Newly-minted Antiguan citizen Mehul Choksi has sought the cancellation of non-bailable warrants against him in India, because the apparently popular culture of lynching would cause his life expectancy to plummet immediately, were he to return. The verified uncle and alleged co-conspirator of Nirav Modi in the Punjab National Bank scam has produced a creative argument, which signals that India has turned a corner, with respect to fugitives. In earlier, simpler times, accused foreigners pleaded against extradition on the grounds that they would be subjected, by the Indian justice system, to inhuman conditions behind bars.
Kim Davy, accused in the Purulia arms drop case, was the most famous of the old-timers, and leveraged the account of his colleague Peter Bleach of jails in West Bengal to nix possibilities of extradition. Choksi has evaded extradition from the US by buying an Antiguan passport for the price of a modest apartment in Delhi. But if some future government is implacable enough to forge an extradition treaty with Antigua, he won’t find it hard to block a request. Unlike Davy, who depended on a single account, Choksi can offer fattening clipping files from the Indian and international press, bearing testimony that mob justice is prevalent.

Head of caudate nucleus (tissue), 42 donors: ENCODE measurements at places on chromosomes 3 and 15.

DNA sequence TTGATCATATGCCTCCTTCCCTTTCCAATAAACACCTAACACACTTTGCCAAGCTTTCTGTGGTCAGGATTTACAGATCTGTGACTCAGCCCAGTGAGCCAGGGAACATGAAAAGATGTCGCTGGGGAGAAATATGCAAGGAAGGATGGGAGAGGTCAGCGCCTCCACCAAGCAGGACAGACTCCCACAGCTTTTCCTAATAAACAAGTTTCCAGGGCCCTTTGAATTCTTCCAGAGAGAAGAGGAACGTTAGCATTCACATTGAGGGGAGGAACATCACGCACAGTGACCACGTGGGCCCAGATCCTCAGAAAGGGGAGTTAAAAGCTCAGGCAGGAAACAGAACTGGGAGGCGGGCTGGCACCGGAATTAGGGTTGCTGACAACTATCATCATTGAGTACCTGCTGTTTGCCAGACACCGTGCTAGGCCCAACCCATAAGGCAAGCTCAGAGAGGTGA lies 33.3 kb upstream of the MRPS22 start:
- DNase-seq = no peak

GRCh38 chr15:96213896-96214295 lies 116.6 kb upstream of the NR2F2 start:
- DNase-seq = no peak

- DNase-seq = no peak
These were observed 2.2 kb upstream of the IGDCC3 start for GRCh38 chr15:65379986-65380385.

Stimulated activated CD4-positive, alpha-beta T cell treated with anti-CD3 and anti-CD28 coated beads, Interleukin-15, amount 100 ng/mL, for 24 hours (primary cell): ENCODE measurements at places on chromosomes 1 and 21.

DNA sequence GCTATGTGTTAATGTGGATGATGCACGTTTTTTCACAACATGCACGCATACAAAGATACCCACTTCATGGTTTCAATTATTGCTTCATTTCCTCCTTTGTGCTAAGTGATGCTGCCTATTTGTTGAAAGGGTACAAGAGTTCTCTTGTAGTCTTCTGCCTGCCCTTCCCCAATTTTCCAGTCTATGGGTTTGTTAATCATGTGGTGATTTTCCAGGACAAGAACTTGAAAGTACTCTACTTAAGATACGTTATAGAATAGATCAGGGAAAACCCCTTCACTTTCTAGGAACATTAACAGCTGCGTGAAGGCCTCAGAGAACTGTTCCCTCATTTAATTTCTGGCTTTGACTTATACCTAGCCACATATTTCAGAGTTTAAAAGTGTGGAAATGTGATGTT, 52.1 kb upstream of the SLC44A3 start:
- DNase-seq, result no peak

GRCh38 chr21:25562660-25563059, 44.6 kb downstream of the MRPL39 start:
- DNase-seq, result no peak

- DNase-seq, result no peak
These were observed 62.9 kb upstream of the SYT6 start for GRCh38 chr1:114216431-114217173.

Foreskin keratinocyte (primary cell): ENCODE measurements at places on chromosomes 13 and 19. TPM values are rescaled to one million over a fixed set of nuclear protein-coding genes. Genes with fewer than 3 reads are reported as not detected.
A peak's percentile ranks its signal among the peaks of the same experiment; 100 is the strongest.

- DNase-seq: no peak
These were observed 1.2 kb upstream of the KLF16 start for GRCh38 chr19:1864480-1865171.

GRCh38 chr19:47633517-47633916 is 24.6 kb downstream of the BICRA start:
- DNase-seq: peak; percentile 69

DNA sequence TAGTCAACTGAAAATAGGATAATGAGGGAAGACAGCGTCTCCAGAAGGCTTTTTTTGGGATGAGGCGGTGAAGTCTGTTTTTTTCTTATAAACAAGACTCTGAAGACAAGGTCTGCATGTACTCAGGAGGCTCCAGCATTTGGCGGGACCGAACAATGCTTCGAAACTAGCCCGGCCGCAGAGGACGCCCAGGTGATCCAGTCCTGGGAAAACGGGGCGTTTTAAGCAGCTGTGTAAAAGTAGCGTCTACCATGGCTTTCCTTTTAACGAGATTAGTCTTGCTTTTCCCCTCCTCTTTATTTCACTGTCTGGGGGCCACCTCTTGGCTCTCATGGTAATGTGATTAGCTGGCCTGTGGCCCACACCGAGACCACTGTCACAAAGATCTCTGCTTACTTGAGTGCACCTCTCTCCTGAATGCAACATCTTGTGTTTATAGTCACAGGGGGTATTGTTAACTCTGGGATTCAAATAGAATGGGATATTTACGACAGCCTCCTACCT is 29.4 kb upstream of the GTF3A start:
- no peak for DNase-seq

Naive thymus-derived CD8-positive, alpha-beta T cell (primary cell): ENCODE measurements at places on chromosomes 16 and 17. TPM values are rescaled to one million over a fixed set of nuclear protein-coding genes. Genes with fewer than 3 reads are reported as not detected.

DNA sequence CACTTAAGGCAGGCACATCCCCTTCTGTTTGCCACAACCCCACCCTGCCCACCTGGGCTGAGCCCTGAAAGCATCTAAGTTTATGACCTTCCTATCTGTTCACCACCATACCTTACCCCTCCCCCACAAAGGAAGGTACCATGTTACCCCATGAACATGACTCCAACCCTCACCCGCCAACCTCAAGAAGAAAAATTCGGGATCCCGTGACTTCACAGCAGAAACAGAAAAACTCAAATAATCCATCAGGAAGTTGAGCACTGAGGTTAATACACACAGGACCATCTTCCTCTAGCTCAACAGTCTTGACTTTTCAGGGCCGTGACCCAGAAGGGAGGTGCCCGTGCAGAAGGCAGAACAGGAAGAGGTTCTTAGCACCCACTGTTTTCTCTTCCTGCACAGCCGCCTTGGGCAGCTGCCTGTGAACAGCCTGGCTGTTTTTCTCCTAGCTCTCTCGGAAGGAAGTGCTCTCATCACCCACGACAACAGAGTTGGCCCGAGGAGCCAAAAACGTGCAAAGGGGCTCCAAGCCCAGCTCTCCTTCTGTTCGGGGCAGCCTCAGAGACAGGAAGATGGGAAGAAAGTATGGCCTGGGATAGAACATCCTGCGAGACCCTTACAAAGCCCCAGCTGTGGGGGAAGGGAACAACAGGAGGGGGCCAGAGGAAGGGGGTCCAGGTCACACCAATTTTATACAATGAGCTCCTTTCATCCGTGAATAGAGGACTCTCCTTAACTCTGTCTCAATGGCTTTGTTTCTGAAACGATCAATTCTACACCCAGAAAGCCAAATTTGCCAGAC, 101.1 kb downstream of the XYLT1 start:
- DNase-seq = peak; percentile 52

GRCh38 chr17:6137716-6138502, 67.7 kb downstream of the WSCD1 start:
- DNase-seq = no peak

There is bleak irony in a lawbreaker demanding immunity from the law on the plea that the spirit of Judge Lynch roams the land, having relocated from his native Virginia. Choksi, having relocated to Antigua, can probably relax amidst other residents who are famous rather than infamous — Eric Clapton, Richard Branson, Giorgio Armani, Timothy Dalton, Vivian Richards. Much finer company than the loutish mobs on India’s streets.